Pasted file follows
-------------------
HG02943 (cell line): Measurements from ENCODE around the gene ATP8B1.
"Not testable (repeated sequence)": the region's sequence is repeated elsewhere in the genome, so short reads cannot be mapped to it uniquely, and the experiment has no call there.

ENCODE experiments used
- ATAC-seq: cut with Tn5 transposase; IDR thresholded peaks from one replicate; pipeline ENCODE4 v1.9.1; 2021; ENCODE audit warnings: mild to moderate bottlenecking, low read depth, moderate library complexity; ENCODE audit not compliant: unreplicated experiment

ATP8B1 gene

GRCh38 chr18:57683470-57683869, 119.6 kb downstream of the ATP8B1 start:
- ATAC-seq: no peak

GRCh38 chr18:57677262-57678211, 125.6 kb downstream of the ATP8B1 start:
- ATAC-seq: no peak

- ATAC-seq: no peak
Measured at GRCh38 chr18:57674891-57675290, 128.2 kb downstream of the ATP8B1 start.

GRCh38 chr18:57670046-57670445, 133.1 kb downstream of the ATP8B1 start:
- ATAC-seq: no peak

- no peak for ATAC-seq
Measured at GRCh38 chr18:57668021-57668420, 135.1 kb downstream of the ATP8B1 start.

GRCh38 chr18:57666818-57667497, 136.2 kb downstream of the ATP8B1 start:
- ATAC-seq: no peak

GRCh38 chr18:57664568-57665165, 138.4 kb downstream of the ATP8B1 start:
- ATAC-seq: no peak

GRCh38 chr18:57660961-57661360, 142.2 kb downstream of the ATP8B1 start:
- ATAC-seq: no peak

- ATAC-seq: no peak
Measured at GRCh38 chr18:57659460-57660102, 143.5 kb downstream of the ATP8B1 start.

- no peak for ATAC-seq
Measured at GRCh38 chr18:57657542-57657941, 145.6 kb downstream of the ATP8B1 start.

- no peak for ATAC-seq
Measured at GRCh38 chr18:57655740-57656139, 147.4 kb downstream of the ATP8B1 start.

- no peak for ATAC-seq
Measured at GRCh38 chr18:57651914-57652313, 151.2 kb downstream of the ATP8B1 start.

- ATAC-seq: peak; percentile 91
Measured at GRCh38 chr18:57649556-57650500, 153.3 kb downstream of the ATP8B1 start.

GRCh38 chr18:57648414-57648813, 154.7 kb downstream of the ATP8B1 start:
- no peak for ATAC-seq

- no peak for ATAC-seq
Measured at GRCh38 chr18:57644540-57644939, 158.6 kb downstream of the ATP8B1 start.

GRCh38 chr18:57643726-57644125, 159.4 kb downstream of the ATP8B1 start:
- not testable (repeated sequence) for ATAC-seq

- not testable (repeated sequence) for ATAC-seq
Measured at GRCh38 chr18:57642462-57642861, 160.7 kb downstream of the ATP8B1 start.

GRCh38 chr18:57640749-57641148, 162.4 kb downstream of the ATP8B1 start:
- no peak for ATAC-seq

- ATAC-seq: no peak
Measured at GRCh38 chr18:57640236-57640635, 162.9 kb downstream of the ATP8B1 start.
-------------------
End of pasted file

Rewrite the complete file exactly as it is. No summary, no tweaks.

HG02943 (cell line): Measurements from ENCODE around the gene ATP8B1.
"Not testable (repeated sequence)": the region's sequence is repeated elsewhere in the genome, so short reads cannot be mapped to it uniquely, and the experiment has no call there.

ENCODE experiments used
- ATAC-seq: cut with Tn5 transposase; IDR thresholded peaks from one replicate; pipeline ENCODE4 v1.9.1; 2021; ENCODE audit warnings: mild to moderate bottlenecking, low read depth, moderate library complexity; ENCODE audit not compliant: unreplicated experiment

ATP8B1 gene

GRCh38 chr18:57683470-57683869, 119.6 kb downstream of the ATP8B1 start:
- ATAC-seq: no peak

GRCh38 chr18:57677262-57678211, 125.6 kb downstream of the ATP8B1 start:
- ATAC-seq: no peak

- ATAC-seq: no peak
Measured at GRCh38 chr18:57674891-57675290, 128.2 kb downstream of the ATP8B1 start.

GRCh38 chr18:57670046-57670445, 133.1 kb downstream of the ATP8B1 start:
- ATAC-seq: no peak

- no peak for ATAC-seq
Measured at GRCh38 chr18:57668021-57668420, 135.1 kb downstream of the ATP8B1 start.

GRCh38 chr18:57666818-57667497, 136.2 kb downstream of the ATP8B1 start:
- ATAC-seq: no peak

GRCh38 chr18:57664568-57665165, 138.4 kb downstream of the ATP8B1 start:
- ATAC-seq: no peak

GRCh38 chr18:57660961-57661360, 142.2 kb downstream of the ATP8B1 start:
- ATAC-seq: no peak

- ATAC-seq: no peak
Measured at GRCh38 chr18:57659460-57660102, 143.5 kb downstream of the ATP8B1 start.

- no peak for ATAC-seq
Measured at GRCh38 chr18:57657542-57657941, 145.6 kb downstream of the ATP8B1 start.

- no peak for ATAC-seq
Measured at GRCh38 chr18:57655740-57656139, 147.4 kb downstream of the ATP8B1 start.

- no peak for ATAC-seq
Measured at GRCh38 chr18:57651914-57652313, 151.2 kb downstream of the ATP8B1 start.

- ATAC-seq: peak; percentile 91
Measured at GRCh38 chr18:57649556-57650500, 153.3 kb downstream of the ATP8B1 start.

GRCh38 chr18:57648414-57648813, 154.7 kb downstream of the ATP8B1 start:
- no peak for ATAC-seq

- no peak for ATAC-seq
Measured at GRCh38 chr18:57644540-57644939, 158.6 kb downstream of the ATP8B1 start.

GRCh38 chr18:57643726-57644125, 159.4 kb downstream of the ATP8B1 start:
- not testable (repeated sequence) for ATAC-seq

- not testable (repeated sequence) for ATAC-seq
Measured at GRCh38 chr18:57642462-57642861, 160.7 kb downstream of the ATP8B1 start.

GRCh38 chr18:57640749-57641148, 162.4 kb downstream of the ATP8B1 start:
- no peak for ATAC-seq

- ATAC-seq: no peak
Measured at GRCh38 chr18:57640236-57640635, 162.9 kb downstream of the ATP8B1 start.